I think we’re supposed to talk about that day today. In some ways I get that — it was a giant tent spike through the heart of this country. On the other hand, there’s only so much memorializing you can do before it becomes a sickening buzz — the television stations are not our grief counselors but rather the vultures pulling the tendons of our fear, earning ad revenue for bludgeoning us over the head with non-stop 24/7 9/11 remembering. Talking heads telling us how to feel.
Remembering is good, though. Celebration isn’t, but that’s up to us not to turn this into some kind of crass holiday. Point being, I wasn’t going to write anything. And yet, here I am, barking into the void.
You want to know what I remember about 9/11? Here’s what I remember.
I remember driving to work in the middle of town and listening to the radio as it all unfolded. By the time I was getting to work the second plane had already struck.
The entire town was connected that day — as I got out of my car and walked to work I could literally follow the transmission of information. Some people had put radios outside. Some were yelling to one another to tell them what they just heard on the TV. Folks were standing out on sidewalks talking about it. People were bound together in tragedy. (And given what we eventually learned about 9/11, that our leaders had heard the warnings and ignored them, this is tragedy in the truest theatrical sense of the word.) I thought, this is our Kennedy assassination. This is that one moment that defines our generation. The one we’ll always talk about, the one we’ll always feel in our heart and in our bowels and the one we’ll always say, “I remember where I was on that day, when that horrible thing happened.”
And what I remember most is that connection between people.
And how for a good year, we were united in that memory and that experience. We were united in anger and hope and fear and that whole tangled thatch of emotion that came with the two towers tumbling down.
And I remember how that connection festered and was pulled apart. Because our leaders, instead of unifying us, found in that day opportunity. Opportunity to take us to war in that day’s name. Opportunity to pass legislation whose strictures were absurd and whose ghosts still haunt the so-called “homeland.” Opportunity to invoke that day as a campaign slogan.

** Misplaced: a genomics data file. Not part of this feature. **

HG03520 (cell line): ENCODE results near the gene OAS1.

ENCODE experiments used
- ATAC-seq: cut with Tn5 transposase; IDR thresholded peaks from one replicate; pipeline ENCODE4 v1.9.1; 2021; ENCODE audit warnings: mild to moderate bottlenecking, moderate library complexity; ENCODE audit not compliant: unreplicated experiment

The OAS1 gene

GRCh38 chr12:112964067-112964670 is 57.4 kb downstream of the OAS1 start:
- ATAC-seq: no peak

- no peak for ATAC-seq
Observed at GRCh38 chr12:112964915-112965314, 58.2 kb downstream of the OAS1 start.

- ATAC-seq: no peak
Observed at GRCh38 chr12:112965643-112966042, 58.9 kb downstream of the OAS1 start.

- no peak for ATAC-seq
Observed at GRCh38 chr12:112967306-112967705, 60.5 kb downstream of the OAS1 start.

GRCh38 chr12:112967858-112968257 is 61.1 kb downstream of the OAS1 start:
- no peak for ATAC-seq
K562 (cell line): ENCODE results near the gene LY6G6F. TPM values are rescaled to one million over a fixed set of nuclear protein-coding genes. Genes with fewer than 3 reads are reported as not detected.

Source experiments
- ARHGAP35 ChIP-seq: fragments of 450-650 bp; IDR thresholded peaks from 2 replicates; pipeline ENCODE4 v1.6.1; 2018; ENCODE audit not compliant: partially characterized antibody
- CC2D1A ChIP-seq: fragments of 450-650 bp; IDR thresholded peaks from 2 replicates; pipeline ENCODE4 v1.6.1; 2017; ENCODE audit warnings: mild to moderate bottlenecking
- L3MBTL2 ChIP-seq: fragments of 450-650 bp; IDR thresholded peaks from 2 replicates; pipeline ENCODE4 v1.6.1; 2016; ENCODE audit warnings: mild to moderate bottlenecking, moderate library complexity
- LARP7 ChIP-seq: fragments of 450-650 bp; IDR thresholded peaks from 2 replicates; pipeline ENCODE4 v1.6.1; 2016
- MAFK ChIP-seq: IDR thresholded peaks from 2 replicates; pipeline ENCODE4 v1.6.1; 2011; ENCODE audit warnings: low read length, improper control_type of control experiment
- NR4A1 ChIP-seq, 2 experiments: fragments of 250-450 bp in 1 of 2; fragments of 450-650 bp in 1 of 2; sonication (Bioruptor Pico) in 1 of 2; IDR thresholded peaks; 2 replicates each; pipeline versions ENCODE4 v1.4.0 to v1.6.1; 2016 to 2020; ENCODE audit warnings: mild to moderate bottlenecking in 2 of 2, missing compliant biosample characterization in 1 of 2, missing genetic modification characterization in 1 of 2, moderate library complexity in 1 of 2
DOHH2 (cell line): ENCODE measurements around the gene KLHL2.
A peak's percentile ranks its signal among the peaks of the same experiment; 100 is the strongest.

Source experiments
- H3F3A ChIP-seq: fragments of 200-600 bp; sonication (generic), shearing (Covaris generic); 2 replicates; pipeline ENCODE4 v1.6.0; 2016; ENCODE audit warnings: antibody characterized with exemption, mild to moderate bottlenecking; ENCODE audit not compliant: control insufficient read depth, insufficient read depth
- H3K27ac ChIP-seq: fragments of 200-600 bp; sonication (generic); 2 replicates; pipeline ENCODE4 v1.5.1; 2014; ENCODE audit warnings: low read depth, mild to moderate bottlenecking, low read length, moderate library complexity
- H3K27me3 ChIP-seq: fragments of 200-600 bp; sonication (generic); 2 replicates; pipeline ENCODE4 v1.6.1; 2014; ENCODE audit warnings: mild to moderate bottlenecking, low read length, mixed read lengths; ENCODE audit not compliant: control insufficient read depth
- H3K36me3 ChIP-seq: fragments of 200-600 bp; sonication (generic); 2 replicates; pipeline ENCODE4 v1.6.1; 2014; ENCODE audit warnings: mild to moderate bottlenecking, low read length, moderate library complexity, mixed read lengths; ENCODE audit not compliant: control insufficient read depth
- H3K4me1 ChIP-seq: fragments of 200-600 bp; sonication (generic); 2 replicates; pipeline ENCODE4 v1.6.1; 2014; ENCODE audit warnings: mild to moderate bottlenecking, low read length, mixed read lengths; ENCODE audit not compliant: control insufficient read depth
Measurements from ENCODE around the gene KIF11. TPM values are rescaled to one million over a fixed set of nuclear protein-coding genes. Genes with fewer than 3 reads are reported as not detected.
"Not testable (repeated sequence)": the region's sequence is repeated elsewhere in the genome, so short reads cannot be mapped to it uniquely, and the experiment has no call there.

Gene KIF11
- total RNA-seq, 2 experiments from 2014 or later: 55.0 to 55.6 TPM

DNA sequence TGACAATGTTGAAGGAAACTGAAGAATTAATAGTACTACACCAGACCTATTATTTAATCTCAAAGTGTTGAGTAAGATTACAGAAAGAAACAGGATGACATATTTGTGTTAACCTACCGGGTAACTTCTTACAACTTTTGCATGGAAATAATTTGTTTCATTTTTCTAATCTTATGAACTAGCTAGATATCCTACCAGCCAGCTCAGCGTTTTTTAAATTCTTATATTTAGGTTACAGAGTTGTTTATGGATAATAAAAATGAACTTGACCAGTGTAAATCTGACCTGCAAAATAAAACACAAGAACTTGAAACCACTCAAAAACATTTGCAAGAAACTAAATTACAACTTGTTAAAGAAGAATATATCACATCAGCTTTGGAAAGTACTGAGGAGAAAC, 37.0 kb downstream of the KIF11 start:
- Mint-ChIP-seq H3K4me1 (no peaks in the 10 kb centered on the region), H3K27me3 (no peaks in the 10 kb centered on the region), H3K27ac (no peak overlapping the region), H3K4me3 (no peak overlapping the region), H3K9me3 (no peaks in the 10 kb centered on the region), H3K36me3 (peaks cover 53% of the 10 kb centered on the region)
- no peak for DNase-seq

Opportunity to divide, not unite.
You really think who we are as a nation now — a nation with boots stuck in the sucking mud of a double-dip recession, caught in the middle of a highly disordered and fractured two-party pissing match, afraid of anybody who looks even a leetle bit different than us or who worships in a way that seems no longer profound but only somehow perfidious — isn’t as a result of that day? Where we can’t bring a bottle of shampoo on a plane lest it contain some exotic-and-fragrant shampoo bomb? Where the specter of terrorism overrides the political needs of far greater crises?
I feel like the country went the wrong way after that day. Our leaders could’ve fostered that connectedness and instead exploited the disconnect. And in that gap rose a howling fearful wind.
But that’s them. That’s our leaders. That’s not us.
We are not our leaders. Not anymore.
The message here is that the connectedness we felt then can be reclaimed. As a weird side segue, would you believe that this is why I like social media? The sense of connectedness is robust and even at times profound (see the latest earthquake and hurricane for that, where I felt connected to people who I didn’t even know, who were hundreds of miles away — hell, see Egypt, or London for how people can bond together — the core notion of the Internet is connectedness, after all).
We need to move together, not fall apart. We need to find the bonds that bring us together and make us human, not highlight all the bullshit differences that take our humanity away.
That’s the thing I’d hope people remember today. The solidarity of the nation in that year following 9/11. A time when it felt like we were all in the same boat. Find that again. Trust in your neighbors, not in your leaders. We’re coming to a time once more when we will somehow need to remind our leaders that they must be accountable to us, not us accountable to them. The day of 9/11 is ours, not theirs.
They fear our connectedness, after all. As they should. Our ideas and connections have the power to change the world. That terrifies them. So be connected. Forge the connection with others once more. Talk to people. People you don’t always agree with. Common bonds exist; find them. When we find those things we can move forward again. We can find the things we believe are essential and work to accomplish them. We must not be led by a corrupt body of leadership or by a vocal minority of selfish monsters. We must reforge lost connections. That is how we can once more find truth and hope in a day like 9/11.